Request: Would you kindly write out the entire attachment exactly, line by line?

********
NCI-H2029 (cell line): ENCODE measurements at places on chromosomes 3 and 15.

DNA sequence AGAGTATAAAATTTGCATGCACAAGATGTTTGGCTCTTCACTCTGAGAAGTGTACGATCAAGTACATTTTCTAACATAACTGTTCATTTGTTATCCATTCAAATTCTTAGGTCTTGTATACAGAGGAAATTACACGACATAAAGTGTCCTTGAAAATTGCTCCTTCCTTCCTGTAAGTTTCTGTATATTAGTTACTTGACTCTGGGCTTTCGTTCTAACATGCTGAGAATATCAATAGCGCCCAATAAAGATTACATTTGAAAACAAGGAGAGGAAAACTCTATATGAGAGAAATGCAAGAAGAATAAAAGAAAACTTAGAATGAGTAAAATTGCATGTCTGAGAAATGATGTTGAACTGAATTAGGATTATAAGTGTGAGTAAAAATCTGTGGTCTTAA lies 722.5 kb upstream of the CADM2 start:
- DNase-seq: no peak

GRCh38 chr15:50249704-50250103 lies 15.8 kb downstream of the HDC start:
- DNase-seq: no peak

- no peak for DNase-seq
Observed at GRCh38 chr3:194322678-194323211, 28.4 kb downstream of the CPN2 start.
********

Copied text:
NCI-H2029 (cell line): ENCODE measurements at places on chromosomes 3 and 15.

DNA sequence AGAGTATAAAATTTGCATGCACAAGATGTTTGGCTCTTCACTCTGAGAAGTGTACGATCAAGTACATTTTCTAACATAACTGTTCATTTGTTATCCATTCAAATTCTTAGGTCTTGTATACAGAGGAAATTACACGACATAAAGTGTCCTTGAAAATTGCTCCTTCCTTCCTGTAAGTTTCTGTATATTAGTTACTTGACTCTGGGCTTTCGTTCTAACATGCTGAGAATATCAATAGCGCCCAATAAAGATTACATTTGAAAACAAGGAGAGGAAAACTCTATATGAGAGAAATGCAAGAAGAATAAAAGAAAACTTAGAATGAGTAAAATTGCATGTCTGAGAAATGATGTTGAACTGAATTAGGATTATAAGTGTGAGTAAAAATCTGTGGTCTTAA lies 722.5 kb upstream of the CADM2 start:
- DNase-seq: no peak

GRCh38 chr15:50249704-50250103 lies 15.8 kb downstream of the HDC start:
- DNase-seq: no peak

- no peak for DNase-seq
Observed at GRCh38 chr3:194322678-194323211, 28.4 kb downstream of the CPN2 start.